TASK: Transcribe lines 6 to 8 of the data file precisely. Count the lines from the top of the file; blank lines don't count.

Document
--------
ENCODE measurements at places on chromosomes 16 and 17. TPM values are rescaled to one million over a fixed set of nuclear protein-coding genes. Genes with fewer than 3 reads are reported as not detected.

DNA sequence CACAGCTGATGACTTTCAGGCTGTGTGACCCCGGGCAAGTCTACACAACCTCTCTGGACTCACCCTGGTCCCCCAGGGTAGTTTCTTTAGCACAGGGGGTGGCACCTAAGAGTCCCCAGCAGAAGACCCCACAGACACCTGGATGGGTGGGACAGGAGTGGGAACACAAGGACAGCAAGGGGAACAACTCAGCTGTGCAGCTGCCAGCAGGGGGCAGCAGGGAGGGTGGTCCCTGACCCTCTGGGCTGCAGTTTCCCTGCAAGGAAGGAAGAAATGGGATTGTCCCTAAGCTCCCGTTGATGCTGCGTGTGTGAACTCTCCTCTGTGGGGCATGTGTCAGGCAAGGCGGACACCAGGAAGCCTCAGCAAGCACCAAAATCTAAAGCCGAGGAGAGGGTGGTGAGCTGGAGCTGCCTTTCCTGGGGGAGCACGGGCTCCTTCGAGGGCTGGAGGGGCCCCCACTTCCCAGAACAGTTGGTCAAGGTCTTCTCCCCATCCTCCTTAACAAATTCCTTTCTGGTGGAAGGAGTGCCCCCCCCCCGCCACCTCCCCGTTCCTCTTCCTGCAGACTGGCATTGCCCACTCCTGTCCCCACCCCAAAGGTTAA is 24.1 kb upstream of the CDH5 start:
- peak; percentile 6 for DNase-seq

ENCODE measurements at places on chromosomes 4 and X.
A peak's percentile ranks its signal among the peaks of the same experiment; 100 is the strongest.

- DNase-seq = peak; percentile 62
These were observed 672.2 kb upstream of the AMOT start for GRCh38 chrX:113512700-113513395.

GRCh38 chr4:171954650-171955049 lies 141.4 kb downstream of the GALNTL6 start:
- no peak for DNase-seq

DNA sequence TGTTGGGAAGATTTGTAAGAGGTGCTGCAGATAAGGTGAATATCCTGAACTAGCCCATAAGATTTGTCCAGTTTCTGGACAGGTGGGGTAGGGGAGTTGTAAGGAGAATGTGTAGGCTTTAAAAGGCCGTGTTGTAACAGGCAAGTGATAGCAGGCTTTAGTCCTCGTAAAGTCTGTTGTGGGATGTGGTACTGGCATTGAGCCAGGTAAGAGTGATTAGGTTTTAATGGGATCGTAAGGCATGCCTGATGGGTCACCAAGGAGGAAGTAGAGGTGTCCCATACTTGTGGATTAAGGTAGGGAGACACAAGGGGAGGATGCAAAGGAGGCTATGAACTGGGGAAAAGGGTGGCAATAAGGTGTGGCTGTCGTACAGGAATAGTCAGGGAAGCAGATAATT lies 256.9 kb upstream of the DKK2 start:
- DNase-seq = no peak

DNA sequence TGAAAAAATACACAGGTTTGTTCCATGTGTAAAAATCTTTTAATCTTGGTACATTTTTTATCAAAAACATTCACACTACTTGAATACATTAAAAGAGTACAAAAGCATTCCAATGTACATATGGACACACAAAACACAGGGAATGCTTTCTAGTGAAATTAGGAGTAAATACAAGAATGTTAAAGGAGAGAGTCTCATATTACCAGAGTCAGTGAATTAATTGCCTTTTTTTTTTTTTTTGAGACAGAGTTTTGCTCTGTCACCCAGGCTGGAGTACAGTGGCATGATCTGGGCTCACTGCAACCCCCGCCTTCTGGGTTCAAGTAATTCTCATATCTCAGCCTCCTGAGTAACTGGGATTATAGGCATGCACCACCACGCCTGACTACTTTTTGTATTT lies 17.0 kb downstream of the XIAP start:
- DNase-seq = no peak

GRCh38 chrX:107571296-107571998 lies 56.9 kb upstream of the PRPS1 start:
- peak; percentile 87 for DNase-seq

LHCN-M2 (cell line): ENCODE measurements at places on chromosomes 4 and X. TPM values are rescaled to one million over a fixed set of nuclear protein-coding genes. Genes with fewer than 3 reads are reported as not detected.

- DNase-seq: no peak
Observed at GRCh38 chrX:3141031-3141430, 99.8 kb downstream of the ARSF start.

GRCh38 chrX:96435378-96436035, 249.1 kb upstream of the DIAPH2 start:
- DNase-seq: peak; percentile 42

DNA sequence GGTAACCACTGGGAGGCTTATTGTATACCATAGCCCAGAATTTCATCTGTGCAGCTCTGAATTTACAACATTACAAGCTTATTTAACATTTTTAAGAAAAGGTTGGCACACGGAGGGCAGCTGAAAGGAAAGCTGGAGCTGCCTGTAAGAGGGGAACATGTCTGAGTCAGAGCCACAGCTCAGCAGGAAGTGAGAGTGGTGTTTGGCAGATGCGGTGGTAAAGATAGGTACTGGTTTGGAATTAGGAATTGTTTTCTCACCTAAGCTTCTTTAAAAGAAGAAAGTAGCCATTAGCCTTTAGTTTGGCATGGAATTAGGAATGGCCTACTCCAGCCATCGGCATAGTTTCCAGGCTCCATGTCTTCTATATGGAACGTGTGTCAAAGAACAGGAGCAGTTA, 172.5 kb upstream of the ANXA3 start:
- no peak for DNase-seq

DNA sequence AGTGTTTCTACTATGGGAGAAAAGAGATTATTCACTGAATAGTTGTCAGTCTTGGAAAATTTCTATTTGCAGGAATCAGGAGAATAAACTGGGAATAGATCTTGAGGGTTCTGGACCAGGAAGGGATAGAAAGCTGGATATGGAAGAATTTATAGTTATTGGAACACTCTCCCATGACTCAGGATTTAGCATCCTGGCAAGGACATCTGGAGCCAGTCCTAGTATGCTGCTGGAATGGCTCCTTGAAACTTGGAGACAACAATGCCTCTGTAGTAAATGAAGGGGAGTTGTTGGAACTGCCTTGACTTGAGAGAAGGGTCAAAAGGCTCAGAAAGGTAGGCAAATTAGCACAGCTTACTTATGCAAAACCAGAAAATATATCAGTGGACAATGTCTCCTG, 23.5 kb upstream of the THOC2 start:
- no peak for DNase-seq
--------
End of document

- DNase-seq = peak; percentile 62
These were observed 672.2 kb upstream of the AMOT start for GRCh38 chrX:113512700-113513395.

GRCh38 chr4:171954650-171955049 lies 141.4 kb downstream of the GALNTL6 start: